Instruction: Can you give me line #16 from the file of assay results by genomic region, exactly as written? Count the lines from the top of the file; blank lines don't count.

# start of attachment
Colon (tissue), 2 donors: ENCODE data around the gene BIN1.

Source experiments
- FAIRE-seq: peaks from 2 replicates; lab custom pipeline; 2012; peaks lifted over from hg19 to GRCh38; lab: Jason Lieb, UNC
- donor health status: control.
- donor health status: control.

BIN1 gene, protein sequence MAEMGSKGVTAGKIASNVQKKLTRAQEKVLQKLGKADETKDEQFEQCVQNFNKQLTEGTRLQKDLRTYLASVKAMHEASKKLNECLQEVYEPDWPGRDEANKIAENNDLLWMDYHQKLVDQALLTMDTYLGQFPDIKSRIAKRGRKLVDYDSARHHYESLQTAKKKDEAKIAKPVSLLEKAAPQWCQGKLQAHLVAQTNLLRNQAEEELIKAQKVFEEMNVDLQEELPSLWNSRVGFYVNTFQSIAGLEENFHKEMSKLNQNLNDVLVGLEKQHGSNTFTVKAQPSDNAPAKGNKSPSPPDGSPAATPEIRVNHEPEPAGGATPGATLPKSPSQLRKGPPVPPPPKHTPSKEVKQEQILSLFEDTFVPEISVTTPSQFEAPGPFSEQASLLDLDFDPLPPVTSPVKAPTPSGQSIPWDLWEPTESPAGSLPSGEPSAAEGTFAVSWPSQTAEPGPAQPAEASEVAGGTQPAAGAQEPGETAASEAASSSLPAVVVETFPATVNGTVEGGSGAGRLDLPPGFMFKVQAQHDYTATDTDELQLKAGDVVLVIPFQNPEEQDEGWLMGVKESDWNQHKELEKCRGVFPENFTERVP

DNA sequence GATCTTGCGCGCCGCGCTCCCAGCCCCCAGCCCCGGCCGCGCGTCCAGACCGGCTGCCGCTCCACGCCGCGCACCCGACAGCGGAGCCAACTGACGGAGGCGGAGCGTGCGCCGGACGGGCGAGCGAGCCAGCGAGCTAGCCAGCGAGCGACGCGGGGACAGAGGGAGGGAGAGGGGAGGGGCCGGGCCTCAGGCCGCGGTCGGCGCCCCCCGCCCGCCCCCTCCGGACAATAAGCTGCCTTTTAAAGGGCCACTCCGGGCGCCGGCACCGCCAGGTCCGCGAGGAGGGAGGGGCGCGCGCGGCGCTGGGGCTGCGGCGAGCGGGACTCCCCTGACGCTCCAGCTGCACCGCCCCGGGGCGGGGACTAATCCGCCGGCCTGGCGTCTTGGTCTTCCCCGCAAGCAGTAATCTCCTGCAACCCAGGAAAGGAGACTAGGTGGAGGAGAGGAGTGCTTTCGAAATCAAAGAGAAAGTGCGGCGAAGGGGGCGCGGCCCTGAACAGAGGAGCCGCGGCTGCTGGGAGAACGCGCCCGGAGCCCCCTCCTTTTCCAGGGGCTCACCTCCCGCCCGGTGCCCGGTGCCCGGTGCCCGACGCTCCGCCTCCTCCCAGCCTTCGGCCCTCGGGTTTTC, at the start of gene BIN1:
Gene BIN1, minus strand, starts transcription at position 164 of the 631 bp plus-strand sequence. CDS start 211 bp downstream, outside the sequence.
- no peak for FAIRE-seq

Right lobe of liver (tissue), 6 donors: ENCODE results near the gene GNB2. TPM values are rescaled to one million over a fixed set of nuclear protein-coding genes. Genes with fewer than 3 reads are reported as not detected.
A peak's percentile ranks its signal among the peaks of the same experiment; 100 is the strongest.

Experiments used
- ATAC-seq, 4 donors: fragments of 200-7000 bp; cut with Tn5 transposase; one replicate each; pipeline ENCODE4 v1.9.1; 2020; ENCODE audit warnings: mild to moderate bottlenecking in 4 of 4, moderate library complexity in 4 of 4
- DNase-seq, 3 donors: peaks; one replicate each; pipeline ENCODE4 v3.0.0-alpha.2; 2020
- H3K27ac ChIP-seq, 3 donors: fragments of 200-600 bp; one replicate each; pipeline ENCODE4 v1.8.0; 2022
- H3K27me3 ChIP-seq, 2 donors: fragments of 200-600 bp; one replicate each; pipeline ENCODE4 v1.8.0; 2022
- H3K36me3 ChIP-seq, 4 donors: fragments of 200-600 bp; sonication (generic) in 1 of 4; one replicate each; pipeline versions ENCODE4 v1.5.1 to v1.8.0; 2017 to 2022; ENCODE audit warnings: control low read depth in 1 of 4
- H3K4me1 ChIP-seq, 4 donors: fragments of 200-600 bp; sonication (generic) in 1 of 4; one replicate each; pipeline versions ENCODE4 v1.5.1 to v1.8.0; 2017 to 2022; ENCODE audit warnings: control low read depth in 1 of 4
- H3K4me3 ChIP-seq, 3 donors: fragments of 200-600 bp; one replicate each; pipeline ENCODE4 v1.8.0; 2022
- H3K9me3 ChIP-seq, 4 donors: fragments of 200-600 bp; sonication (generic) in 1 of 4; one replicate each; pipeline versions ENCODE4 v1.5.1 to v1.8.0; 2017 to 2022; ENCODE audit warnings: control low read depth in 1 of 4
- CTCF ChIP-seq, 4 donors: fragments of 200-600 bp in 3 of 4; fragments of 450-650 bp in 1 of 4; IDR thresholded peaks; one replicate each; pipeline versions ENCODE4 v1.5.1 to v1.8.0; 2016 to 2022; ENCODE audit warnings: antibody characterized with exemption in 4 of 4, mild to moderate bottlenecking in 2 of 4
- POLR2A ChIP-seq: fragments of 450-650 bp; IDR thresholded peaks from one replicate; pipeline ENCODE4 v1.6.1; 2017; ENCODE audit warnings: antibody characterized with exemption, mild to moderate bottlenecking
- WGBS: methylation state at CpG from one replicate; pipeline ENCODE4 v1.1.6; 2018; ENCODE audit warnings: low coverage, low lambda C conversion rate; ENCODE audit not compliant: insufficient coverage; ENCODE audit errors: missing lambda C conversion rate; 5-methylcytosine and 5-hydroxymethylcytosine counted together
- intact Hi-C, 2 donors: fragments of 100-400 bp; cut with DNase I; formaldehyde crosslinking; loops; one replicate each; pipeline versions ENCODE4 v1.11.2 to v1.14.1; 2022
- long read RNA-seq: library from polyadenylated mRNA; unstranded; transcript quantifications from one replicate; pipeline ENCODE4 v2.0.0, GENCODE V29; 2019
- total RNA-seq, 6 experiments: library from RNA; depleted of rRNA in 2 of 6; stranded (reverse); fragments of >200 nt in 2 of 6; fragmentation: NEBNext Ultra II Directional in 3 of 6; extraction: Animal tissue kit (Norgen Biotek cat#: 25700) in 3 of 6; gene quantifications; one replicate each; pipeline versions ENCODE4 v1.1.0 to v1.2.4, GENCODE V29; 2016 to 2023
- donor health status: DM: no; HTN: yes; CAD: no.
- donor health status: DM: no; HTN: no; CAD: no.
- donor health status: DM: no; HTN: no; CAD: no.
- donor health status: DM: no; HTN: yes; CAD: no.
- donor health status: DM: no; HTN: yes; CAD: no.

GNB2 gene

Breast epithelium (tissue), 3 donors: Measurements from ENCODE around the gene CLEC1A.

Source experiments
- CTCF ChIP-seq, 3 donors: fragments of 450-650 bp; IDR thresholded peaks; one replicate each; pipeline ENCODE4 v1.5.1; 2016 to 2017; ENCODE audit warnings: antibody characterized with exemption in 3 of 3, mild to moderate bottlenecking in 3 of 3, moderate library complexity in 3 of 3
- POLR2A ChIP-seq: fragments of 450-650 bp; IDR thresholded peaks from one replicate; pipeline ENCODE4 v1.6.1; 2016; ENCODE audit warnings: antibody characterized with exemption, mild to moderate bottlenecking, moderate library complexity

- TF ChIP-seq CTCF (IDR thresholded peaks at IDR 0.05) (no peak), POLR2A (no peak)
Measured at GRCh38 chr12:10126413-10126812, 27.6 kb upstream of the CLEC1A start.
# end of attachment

- H3K27me3 ChIP-seq, 2 donors: fragments of 200-600 bp; one replicate each; pipeline ENCODE4 v1.8.0; 2022